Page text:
Theater & DanceVulture

Redemption, Now on Broadway

At the first rehearsal for what will be the first play to open on Broadway since the start of the pandemic, the team members of Pass Over are gathered in a midtown dance studio psyching themselves up. Director Danya Taymor kicks things off with a speech: It’s been three years since the Off Broadway run, and many of them are returning from that production. They’ve always done the play in the summer, she points out, and always during the NBA Finals. “So we’re right in the pocket,” she says. “This project always attracts what it needs and always gives us just enough time to do it.”
SocietyVanity Fair

“I See My Work as Talking Back”: How Critical Race Theory Mastermind Kimberlé Crenshaw Is Weathering the Culture Wars

Kimberlé Crenshaw is tucked in her UCLA office with ceiling-high shelves. Behind her, two men enter the frame of our video call and bend and lift, packing stacks of books. “I’m moving offices,” she explains. “To one with a view of the lawn.” Crenshaw triaged her packed schedule to speak with me; she’s been in even higher demand than usual. She’s receiving, and declining, media hits left and right, mostly because she’s working on three books, all set to be released by May 2022. She’s a law professor at Columbia University and UCLA. She finds time to run the African American Policy Forum, the social justice think tank she cofounded 25 years ago, and to host a podcast on a term she coined in 1989: intersectionality. All this as Conservatives from Fox News’s Tucker Carlson to Texas senator Ted Cruz melt down over another academic framework she helped mint more than 30 years ago—critical race theory—landing her at the roiling center of the culture wars.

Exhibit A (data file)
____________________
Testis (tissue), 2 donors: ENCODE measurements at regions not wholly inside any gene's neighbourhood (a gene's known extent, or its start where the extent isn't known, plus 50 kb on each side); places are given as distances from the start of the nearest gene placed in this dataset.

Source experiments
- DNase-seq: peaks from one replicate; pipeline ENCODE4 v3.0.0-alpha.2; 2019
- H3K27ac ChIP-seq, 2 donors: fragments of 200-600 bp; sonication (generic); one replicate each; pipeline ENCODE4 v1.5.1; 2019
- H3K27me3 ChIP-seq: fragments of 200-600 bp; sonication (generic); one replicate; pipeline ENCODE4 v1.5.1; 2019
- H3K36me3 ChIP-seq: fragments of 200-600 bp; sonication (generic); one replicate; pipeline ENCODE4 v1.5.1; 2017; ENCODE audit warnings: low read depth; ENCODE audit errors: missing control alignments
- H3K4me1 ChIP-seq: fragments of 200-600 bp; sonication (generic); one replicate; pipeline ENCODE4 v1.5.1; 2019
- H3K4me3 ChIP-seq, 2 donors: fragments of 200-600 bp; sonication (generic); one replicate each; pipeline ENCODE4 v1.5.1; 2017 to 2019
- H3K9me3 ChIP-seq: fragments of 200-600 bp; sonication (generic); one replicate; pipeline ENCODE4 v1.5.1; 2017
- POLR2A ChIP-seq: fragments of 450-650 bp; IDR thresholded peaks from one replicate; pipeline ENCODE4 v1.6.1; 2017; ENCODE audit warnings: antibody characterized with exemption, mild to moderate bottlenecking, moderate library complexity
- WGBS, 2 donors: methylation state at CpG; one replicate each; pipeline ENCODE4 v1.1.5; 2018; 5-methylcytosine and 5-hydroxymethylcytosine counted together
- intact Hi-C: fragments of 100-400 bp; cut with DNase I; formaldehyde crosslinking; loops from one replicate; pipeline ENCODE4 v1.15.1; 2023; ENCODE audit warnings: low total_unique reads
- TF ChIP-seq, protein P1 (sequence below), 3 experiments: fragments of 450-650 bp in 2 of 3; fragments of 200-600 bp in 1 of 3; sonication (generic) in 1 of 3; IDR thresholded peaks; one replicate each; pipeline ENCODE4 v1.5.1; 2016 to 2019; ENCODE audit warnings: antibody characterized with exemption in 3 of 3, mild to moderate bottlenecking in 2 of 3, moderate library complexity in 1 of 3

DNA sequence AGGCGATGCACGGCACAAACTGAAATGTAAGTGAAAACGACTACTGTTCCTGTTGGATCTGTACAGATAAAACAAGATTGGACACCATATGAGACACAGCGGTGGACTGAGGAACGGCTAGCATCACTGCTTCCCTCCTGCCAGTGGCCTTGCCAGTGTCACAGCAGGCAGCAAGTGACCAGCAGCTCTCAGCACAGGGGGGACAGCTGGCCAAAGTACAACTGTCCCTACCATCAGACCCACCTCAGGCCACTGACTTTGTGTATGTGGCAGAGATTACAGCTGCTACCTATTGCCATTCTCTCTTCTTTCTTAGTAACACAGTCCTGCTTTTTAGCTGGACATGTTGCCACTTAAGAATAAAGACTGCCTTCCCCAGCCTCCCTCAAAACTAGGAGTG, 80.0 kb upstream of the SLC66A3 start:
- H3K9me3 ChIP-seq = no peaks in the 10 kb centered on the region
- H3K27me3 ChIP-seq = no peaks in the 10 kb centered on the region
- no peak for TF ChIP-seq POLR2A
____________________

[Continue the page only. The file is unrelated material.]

SocietyNBC News

Why most Black office workers are dreading the return to offices

The anxiety that engulfed Sandra McPherson surprised her. After working from home for more than a year because of the pandemic, she received an email notifying her an office-return date had been set, and, in an instant, she said she “felt tense. It was immediate. I had felt like that before — when I was about to skydive in Arizona.”
Savannah, GASavannah Morning News

Racism impedes unity; we must respect, embrace our cultural differences